Despite this, many women may have doubts and/or questions about the implications of having HIV and becoming a parent. This is why we are running a one day Pregnancy Journey workshop, led by our mentor mothers – women who have been through pregnancy while being HIV positive – and with the participation of doctors and midwives, to support women who would like to know up-to-date information on HIV, pregnancy and parenthood.
On the day we will cover:
It will be a great opportunity to meet other women with HIV who are mothers or want to be mothers.
Lunch and Refreshments will be provided. Advance booking is required, reasonable child care costs and travel expenses will be reimbursed
Friday, November 24th, 2017
Thirty years since the outbreak of the HIV epidemic, the UK AIDS Memorial Quilt will be on public display in Westminster Hall to commemorate the lives of those lost.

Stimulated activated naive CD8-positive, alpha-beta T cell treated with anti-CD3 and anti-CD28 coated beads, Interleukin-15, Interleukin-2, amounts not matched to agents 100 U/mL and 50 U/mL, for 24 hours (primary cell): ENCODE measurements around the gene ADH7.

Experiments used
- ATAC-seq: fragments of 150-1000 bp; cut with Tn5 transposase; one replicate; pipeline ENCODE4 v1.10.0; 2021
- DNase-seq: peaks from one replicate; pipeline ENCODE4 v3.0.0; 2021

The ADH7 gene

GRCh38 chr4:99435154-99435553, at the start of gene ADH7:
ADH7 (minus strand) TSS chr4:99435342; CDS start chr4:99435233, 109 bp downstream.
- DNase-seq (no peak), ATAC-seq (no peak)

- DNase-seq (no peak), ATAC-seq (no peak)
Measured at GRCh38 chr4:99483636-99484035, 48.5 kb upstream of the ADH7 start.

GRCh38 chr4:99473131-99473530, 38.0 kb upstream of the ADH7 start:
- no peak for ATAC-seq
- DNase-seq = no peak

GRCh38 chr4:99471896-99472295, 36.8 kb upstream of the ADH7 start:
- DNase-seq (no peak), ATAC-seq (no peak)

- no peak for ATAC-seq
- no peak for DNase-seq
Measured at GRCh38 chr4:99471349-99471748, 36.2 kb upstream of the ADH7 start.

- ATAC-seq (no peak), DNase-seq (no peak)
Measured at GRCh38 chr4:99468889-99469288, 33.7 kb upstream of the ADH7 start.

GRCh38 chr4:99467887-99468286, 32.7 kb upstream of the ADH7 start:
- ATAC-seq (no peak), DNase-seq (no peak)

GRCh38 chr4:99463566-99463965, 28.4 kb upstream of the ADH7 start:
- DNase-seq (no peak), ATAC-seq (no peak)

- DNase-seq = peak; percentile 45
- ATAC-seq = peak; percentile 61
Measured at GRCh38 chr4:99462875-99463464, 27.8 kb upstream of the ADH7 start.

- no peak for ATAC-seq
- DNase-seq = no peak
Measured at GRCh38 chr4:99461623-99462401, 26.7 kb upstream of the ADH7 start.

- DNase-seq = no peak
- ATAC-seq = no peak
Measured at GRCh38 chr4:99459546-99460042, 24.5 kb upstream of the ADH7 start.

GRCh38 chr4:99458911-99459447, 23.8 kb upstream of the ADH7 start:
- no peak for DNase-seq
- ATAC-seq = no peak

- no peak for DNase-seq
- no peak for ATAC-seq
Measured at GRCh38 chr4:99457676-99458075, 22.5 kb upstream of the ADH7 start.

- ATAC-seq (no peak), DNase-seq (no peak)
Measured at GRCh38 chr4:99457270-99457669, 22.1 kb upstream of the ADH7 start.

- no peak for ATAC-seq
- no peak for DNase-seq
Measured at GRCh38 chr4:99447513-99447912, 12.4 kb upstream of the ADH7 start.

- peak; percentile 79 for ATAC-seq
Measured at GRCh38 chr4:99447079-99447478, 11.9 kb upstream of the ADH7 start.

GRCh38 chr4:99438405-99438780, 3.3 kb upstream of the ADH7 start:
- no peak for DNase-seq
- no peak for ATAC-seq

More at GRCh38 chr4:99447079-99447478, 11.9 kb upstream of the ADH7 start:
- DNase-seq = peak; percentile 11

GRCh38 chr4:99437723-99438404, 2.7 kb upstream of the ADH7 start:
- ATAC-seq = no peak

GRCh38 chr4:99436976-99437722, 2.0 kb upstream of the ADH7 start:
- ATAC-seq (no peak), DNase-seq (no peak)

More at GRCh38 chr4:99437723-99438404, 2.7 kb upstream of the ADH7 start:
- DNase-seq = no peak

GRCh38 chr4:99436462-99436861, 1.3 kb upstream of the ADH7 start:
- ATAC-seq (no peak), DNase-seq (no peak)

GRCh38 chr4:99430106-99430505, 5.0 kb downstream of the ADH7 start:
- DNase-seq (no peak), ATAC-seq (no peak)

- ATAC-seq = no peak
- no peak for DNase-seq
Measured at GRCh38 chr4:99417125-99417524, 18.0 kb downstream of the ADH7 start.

The exhibition “People and Parliament: Remembering 30 Years of HIV and AIDS” will see six of the quilts go on display, to look back at how far we’ve come with HIV since the 1980s, but how much more there is still left to do.
Positively UK is proud to be part of the coalition of charities that have worked to display this irreplaceable piece of international social history.
The UK quilt panels will be on display in Parliament for one week only from 27 November, including World AIDS Day on 1 December, as part of an exhibition looking at parliaments role in the HIV epidemic, from the iconic 1987 tombstone adverts through to present day home HIV testing.